In a market where consumers choose between payment options and firms compete with products and prices, we show that payment data drives the formation of a market monopoly. A data-sharing policy can successfully restore and maintain a competitive market, but often at the expense of both efficiency and consumer welfare. The introduction of a low-cost anonymous means of electronic payment, or digital cash, preserves the market structure and improves consumers’ welfare by enabling them to monetize their private information. We discuss the potential role of central banks in providing digital ...
Nonlinear pricing with competition: the market for settling payments
The multiple payments settlement systems available in the United States differ on several dimensions. The Fedwire Funds Service, a utility that operates a U.S. large-value payments-settlement service, offers the fastest speed of settlement. Recognizing that payments differ in the urgency with which they need to be settled, Fedwire offers banks a decreasing block-price schedule. This approach allows Fedwire to price discriminate, charging high fees for urgent payments and low fees for less urgent ones. We analyze banks? demand for Fedwire Funds given this nonlinear scheme, taking into account ...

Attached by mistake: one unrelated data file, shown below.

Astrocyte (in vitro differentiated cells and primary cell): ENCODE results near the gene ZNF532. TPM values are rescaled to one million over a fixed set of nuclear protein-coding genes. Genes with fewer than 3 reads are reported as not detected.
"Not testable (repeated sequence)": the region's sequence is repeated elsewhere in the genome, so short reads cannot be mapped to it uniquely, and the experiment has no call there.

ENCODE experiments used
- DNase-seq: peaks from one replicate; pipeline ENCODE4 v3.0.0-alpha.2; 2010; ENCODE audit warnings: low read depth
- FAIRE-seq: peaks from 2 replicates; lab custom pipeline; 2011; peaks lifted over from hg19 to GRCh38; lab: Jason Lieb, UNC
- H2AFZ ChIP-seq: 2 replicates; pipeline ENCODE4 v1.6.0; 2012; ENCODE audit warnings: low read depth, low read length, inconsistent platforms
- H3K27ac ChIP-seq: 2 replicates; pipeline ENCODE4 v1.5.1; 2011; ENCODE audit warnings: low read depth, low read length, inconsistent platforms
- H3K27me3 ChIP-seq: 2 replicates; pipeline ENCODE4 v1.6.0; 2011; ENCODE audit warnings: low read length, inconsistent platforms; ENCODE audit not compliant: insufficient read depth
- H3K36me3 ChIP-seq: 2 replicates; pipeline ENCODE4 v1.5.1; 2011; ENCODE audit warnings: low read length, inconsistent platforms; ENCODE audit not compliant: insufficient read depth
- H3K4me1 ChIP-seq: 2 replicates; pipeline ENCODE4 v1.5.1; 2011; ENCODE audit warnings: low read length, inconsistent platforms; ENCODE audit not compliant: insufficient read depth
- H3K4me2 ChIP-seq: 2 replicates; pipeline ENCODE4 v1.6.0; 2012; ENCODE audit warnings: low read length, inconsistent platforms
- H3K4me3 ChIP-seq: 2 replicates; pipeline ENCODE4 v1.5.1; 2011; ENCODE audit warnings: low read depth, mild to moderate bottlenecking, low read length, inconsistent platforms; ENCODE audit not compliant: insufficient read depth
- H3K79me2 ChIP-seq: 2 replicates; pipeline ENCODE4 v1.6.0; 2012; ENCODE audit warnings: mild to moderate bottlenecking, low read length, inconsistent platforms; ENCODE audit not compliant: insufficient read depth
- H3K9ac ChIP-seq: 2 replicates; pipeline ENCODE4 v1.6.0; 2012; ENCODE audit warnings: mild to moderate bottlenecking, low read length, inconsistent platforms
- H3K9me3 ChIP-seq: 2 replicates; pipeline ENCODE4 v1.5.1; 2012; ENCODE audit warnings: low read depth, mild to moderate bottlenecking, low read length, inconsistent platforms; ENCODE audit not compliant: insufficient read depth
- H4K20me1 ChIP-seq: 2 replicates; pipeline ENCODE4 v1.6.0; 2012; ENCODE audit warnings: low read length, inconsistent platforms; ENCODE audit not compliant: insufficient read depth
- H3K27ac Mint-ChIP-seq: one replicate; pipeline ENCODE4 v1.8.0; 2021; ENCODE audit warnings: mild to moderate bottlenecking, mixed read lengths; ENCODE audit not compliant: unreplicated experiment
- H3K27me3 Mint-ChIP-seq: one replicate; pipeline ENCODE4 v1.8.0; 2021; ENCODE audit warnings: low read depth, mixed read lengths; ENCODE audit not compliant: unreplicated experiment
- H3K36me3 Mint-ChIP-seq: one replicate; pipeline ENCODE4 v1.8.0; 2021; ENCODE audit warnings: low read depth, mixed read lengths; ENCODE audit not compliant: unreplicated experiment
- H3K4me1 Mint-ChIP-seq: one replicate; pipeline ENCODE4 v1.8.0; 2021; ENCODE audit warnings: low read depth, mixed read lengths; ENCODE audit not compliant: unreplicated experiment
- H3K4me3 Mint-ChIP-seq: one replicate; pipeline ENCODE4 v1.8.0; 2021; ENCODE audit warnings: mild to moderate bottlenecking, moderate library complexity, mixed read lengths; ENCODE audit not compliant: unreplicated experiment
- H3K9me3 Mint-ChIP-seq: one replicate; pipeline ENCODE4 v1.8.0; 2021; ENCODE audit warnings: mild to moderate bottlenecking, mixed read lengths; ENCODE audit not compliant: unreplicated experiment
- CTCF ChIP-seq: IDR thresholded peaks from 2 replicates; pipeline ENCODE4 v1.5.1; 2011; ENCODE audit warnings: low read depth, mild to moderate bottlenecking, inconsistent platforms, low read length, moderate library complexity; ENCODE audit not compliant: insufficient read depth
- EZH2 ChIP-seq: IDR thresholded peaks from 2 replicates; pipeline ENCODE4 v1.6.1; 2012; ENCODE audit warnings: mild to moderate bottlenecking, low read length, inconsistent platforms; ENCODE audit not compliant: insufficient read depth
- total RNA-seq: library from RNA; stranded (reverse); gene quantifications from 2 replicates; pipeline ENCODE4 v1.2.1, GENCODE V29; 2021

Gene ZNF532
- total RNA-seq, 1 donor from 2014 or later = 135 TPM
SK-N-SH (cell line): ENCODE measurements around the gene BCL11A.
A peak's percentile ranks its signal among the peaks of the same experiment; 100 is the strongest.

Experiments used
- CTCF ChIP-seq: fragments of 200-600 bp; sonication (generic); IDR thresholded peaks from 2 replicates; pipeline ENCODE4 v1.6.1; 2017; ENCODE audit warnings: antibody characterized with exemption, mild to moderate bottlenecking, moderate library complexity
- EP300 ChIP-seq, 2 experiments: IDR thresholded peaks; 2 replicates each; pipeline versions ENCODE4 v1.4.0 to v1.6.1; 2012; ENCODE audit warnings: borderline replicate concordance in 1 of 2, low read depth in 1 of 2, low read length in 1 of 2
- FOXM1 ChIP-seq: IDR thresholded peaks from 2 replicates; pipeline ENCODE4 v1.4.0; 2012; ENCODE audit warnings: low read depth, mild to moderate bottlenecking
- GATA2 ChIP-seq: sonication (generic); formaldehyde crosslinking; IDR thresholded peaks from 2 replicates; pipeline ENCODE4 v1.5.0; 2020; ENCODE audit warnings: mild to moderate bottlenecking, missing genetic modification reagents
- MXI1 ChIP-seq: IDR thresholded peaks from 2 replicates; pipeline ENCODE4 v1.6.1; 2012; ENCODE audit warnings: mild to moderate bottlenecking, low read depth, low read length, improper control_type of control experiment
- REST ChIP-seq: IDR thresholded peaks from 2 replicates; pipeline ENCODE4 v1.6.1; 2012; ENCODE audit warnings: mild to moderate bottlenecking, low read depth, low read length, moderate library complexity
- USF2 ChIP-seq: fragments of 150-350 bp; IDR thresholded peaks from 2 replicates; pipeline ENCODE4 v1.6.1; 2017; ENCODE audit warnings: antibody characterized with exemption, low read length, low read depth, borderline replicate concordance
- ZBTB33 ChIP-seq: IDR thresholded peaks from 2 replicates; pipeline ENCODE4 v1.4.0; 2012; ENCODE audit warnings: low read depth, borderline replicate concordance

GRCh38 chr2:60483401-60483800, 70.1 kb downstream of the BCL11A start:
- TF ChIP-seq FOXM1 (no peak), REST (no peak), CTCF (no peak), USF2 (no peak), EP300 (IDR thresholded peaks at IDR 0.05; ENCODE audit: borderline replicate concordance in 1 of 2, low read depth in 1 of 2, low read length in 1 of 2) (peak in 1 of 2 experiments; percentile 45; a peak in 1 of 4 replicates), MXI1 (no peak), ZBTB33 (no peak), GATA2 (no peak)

Illiquidity in the interbank payment system following wide-scale disruptions
We show how the interbank payment system can become illiquid following wide-scale disruptions. Two forces are at play in such disruptions-operational problems and changes in participants' behavior. We model the interbank payment system as an n-player game and utilize the concept of a potential function to describe the process by which one of multiple equilibria emerges after a wide-scale disruption. If the disruption is large enough, hits a key geographic area, or hits a "too-big-to-fail" participant, then the coordination of payment processing can break down, and central bank intervention ...
Mapping change in the federal funds market
We use an information-theoretic approach to describe changes in lending relationships between federal funds market participants around the time of the Lehman Brothers failure. Unlike previous work that conducts maximum-likelihood estimation on undirected networks, our analysis distinguishes between borrowers and lenders and looks for broader lending relationships (multibank lending cycles) that extend beyond the immediate counterparties. We find that significant changes in lending patterns emerge following implementation of the Interest on Reserves policy by the Federal Reserve on October 9, ...
Monetizing Privacy with Central Bank Digital Currencies
In prior research, we documented evidence suggesting that digital payment adoptions have accelerated as a result of the COVID-19 pandemic. While digitalization of payment activity improves data utilization by firms, it can also infringe upon consumers’ right to privacy. Drawing from a recent paper, this blog post explains how payment data acquired by firms impacts market structure and consumer welfare. Then, we discuss the implications of introducing a central bank digital currency (CBDC) that offers consumers a low-cost, privacy-preserving electronic means of payment—essentially, digital ...